As we discussed last week, one of the principal benefits of fasting is because of the physiological and psychological benefits that a substantial and committed approach to fasting generally has upon one’s actual efforts to pray seriously. I suggested then, however, that there are other benefits of fasting that are available even for those of us who do nothing more than keep the basic fasting rules regarding what types of food may or may not be eaten on given days (although I do suggest that one not simply replace meat and dairy products with equivalent quantities of simple carbohydrates and processed food – that way diabetes lies!) In this case, the principal benefit of fasting to those who keep these rules is that of character-building, in that the practice makes one more virtuous through a habitual obedience that develops in us the more general virtue of self-restraint. Fasting, to put it bluntly, gives us practice in setting our own desires to one side for the purpose of fulfilling God’s will.
It is hard to avoid self-centeredness.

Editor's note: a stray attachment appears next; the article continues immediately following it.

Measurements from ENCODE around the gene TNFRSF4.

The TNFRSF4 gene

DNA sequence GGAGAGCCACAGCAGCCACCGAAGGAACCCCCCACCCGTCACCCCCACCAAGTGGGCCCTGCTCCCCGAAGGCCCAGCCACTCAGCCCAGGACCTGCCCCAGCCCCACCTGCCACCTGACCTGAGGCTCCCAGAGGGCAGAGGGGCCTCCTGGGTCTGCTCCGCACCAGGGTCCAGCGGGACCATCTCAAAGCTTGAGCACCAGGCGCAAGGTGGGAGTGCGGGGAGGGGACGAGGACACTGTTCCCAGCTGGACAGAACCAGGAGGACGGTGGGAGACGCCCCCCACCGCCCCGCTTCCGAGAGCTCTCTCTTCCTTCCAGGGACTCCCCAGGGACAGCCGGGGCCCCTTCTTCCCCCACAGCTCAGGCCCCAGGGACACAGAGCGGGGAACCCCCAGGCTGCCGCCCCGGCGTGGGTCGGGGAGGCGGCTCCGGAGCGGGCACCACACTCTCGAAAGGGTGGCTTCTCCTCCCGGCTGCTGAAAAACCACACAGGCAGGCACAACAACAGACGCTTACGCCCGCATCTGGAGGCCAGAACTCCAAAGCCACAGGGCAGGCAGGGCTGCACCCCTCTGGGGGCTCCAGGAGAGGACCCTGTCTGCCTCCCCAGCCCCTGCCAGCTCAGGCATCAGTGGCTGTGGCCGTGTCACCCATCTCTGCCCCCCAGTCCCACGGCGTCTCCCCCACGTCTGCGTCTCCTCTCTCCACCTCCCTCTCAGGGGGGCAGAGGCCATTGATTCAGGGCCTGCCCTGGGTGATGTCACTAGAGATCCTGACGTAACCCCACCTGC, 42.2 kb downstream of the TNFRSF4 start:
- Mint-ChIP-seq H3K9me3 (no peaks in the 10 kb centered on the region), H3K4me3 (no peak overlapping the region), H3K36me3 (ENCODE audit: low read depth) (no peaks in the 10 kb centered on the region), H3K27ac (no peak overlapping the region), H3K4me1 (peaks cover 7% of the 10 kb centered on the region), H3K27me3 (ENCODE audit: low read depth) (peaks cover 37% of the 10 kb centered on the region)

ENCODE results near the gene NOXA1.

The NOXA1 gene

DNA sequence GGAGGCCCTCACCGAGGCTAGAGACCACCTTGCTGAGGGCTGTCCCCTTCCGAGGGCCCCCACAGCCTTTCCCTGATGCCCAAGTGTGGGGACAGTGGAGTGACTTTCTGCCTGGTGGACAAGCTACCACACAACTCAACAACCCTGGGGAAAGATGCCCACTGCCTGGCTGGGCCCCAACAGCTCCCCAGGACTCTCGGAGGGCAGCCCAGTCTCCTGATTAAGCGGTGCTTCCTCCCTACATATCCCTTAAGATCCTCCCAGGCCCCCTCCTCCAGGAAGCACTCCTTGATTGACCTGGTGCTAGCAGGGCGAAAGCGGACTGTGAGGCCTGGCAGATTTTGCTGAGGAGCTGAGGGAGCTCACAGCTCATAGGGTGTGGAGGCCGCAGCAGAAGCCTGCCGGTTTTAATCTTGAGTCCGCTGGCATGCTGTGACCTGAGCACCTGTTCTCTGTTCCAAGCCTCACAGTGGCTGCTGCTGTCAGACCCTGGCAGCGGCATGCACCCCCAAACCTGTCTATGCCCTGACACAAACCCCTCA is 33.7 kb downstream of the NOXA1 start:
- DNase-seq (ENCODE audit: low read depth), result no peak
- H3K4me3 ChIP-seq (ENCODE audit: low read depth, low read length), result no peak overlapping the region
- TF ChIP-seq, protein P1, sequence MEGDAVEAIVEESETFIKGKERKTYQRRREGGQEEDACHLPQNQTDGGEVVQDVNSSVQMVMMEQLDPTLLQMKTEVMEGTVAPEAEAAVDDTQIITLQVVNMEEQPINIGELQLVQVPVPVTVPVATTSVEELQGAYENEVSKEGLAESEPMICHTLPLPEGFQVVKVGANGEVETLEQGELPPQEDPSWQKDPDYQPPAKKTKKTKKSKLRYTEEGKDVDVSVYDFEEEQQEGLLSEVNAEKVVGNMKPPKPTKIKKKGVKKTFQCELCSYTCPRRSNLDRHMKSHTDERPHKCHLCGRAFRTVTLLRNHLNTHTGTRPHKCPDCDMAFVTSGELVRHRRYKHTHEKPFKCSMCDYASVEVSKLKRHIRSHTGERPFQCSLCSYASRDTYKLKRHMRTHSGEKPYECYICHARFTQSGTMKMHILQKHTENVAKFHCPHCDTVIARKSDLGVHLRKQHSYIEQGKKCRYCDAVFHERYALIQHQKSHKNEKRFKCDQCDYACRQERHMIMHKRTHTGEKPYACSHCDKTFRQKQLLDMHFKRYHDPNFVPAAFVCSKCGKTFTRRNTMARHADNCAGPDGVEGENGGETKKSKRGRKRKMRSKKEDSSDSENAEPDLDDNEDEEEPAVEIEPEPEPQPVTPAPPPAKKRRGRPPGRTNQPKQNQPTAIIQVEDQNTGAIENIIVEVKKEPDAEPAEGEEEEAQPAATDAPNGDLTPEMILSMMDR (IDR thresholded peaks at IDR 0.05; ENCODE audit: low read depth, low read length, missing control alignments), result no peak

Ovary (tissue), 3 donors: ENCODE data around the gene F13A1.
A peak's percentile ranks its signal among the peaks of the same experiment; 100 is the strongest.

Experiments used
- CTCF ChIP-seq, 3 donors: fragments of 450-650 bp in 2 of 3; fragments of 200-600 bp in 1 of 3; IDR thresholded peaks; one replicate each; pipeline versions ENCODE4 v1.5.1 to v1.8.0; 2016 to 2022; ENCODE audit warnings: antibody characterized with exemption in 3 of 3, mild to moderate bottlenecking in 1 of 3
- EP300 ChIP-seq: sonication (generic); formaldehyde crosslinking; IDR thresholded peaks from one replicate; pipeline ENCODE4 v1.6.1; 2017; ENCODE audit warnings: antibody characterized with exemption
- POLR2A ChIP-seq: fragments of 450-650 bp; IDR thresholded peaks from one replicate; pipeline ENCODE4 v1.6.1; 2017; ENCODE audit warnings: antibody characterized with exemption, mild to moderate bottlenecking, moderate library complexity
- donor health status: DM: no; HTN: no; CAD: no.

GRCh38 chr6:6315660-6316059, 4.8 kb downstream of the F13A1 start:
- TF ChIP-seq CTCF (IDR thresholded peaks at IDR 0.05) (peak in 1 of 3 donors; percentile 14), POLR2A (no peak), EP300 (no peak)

Contrary to certain romantic opinions, we do not come into the world as gentle, kindly, and self-effacing noble savages, and for good reason. As psycho-physical creatures of sense, we cannot help but see and experience the world through our own bodies and our own experiences. Whether we like it or not, the narrative of our lives is, from the very beginning, written in the first person singular, and this “situation” precedes our full exercise of reason. We must, in fact, be taught to overcome our egotism, firstly by our parents, and then by our religious faith, and this business is part of the reason for the hard work of ascetical practice. For while our moral instructors, our religious faith and, eventually, even our own fully developed adult intellect–not to mention the still, small voice of God–all call us to generalize this first person experience, and to recognize that it is neither unique nor particularly advantaged, but rather the same sort of experience shared by all of the creatures that God has made, it can be difficult, as a practical matter, to do so. We are constantly being redirected by our strongly felt emotional needs and desires to think of ourselves as the center of creation and as the benchmark by which all things are measured.